|trying to get coins out of the boy's pockets|
|best drink of the day|
Where are you going? England
Where are you from? Japan
Which city? Bukhara
Bukhara United? No, City!
Are you married? No
Do you have children? Yes
How many? 16,943
How far have you cycled? None
Day Nine It's a relatively easy ride into Bukhara, but we stop short at about 1pm to have lunch at a roadhouse restaurant. Shashlik. Chunks of lamb and fat barbecued on skewers with dinner-plate-sized bread, salad and green tea. We eat on a raised bed around a low table and then snooze for a while in the mid-afternoon heat before continuing on to the fabulous old Silk Road city ahead. A towering brick minaret indicates the direction to the centre of the old city where the impressive old medressas, mosques and citadel are located. Tour buses and gift shops. Suddenly we are in another world - the mass-tourism world (if that's not overstating it) of Uzbekistan. We remember the same feeling last time after crossing Turkmenistan, a country rarely visited, and arriving here seeing groups of middle-aged French, Italians and Japanese being herded around the main sights. Samarkand, Bukhara and Khiva were open to foreign tourists back in the Soviet era so these places have well-established tourist 'facilities'. in other words there's a choice of hotels, restaurants with menus and locals used to fleecing wealthy tourists. I'm not complaining - after 9 days cycling I'm looking forward to a comfy bed and a bit of sight-seeing and Bukhara is the perfect place for this.
Weary and elated at arriving, we are happy to find Raimon the Catalan, and his co-cyclist Valentin, parked up in front of the tall Kailon minaret and huge tiled mosques in the centre. Uzbek tourists are taking their photos, intrigued by something a little different to the wealth of architectural gems surrounding us. One man approaches to ask where we are all from. When we point at Gabor and say 'Hungary' one excited man steps forward brandishing a tattoo on his upper arm. Hungary 1982-83. He was stationed there in the Red Army. Gabor drily remarks "At least it's not 1956". After a lot of catching up with Raimon we gang up and cycle through the old streets and past the magnificent old buildings that are now used as backdrops for a string of tourist shops selling mostly local handicrafts like the beautiful embroidered suzanis, carpets and traditional striped dressing-gowns only worn by elderly men these days. Down sort-of-familiar backstreets we find the cheaper hotels and collapse into our rooms. Hot showers. Laundry piles of salt-stiffened clothes. Food supply assessment - it's evening already and we just buy bits and bobs from the overpriced mini-market in the main square. Bittersweet dreams of desert roads, Turkmen women in long velvet dresses, tortoises, cold water refills, passport checks and currency exchanges involving bricks of notes, pungent pit toilets, instant noodles, waving smiling bemused people, shelling salty sunflower seeds, water channels and vivid green fruit trees, zzzzzzzzzz.............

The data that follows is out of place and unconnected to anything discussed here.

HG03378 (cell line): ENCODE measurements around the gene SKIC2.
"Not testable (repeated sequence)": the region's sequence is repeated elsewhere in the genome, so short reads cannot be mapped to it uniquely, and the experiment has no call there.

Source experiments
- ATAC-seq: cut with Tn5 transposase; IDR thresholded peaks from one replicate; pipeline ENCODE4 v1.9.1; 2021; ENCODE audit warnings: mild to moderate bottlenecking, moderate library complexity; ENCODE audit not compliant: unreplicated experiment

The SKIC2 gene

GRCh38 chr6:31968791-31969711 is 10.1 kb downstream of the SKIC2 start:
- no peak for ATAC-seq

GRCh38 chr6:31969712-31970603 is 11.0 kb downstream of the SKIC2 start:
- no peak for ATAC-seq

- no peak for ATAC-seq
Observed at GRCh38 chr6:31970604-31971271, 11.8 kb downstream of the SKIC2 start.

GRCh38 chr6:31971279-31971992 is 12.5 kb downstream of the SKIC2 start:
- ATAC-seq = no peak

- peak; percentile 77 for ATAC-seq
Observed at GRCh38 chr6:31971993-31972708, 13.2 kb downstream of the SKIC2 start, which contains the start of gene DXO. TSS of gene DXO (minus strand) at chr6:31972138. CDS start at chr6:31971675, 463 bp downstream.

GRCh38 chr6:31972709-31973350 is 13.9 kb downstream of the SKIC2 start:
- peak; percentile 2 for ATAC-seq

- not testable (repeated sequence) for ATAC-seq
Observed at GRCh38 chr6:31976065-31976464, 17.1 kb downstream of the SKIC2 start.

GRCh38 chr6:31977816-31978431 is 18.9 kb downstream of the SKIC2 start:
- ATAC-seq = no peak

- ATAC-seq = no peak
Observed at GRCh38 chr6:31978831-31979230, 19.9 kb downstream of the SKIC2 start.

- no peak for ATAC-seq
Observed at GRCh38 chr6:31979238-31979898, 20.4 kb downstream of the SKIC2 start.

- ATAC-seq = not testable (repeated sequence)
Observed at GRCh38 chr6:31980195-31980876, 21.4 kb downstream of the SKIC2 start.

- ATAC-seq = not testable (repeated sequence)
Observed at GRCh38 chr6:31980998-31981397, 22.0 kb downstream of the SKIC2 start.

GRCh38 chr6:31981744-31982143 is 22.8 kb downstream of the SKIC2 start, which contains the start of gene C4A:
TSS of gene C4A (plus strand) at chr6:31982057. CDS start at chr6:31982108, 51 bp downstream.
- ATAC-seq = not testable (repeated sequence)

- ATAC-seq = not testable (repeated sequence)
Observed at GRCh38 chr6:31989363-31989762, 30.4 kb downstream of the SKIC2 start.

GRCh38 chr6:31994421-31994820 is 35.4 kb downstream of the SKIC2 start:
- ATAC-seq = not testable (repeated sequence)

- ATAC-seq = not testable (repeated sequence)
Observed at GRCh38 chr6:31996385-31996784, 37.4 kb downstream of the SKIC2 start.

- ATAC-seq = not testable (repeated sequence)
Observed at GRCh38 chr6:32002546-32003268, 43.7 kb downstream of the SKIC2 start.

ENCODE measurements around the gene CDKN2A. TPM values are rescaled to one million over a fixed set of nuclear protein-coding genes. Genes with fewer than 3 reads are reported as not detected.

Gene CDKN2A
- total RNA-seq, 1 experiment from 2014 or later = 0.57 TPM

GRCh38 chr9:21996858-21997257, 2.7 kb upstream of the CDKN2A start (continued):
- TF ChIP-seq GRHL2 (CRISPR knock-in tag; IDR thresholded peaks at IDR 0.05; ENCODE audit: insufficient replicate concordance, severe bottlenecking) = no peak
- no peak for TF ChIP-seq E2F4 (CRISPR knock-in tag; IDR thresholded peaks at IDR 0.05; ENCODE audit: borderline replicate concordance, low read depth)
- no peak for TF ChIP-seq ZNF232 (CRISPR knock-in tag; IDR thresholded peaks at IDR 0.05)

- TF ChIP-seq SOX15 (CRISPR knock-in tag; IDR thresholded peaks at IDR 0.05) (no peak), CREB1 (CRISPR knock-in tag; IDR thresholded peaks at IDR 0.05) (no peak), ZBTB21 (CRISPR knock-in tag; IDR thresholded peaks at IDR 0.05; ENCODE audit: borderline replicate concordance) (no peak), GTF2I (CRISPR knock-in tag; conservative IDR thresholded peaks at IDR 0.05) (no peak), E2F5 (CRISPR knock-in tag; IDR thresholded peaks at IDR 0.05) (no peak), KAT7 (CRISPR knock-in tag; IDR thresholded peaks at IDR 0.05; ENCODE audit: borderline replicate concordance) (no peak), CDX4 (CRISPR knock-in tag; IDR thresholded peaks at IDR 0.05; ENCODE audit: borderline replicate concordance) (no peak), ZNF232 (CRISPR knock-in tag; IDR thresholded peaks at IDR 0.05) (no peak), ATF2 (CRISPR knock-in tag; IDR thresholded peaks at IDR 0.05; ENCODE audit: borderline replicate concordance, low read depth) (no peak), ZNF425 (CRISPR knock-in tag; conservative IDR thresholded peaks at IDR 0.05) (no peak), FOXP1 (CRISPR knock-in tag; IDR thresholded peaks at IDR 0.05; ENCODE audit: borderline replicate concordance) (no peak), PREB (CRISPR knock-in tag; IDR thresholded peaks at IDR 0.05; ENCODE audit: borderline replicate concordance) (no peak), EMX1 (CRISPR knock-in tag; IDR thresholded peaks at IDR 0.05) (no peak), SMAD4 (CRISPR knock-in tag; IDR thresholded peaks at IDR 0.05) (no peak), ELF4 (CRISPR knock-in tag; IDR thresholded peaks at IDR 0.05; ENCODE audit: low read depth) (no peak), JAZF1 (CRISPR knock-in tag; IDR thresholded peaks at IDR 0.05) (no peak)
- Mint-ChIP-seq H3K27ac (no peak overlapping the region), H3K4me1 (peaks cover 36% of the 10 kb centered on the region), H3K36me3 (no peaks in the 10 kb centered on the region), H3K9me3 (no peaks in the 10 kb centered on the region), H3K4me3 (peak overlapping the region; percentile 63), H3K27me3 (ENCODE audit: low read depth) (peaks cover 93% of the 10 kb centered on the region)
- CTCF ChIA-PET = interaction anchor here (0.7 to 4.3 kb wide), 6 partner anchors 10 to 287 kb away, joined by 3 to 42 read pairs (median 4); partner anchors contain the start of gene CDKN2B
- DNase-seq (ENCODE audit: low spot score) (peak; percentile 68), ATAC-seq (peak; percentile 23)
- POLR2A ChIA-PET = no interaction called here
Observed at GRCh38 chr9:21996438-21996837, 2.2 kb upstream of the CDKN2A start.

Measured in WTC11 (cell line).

It takes us a good rest day or two to break out of our catatonic state. It's good to explore and shop at the bazaar in the cool of the early morning and wander the old town at the end of the day as the sunlight softens. After a couple of nights suffering the odd moods of the hotel owner and realising that the wi-fi will never work unless he wants to use it himself, we all up sticks, load the bikes and resettle at Madina & Ilios' guesthouse - run by the friendly Madina (where is Ilios?) whose family home around a tiny shaded courtyard replenishes our energy reserves and spirit for the next stage of the journey. There are bike chores and worries to deal with: Franzi and Jona's new MSR stove has been misbehaving and Gabor gets his first flat. Lots of desert sand and dust to remove. Going through our belongings yet again to see if anything can be off-loaded. Typically, we are in one of those mystical fabled places that conjure up images of ancient exotic times and just thinking about laundry, repairs, sorting through photos, and writing messages. It's the cycle-touring paradox: you expend all this energy to get somewhere and then you're too tired or occupied with chores to really enjoy it. But actually we do.
In one of Bukhara's parks is the tomb of Ismaili Samani, the great ruler of the Persian Samanid dynasty which lasted a couple of centuries in Iran and Uzbekistan. This heralded Bukhara's Golden Age when it became a centre of Islamic learning on a par with Baghdad and Cairo. Ibn Sina a.k.a. Avicenna was a local lad. Ghenghis and his Mongol Mates finally put an end to the glory years.....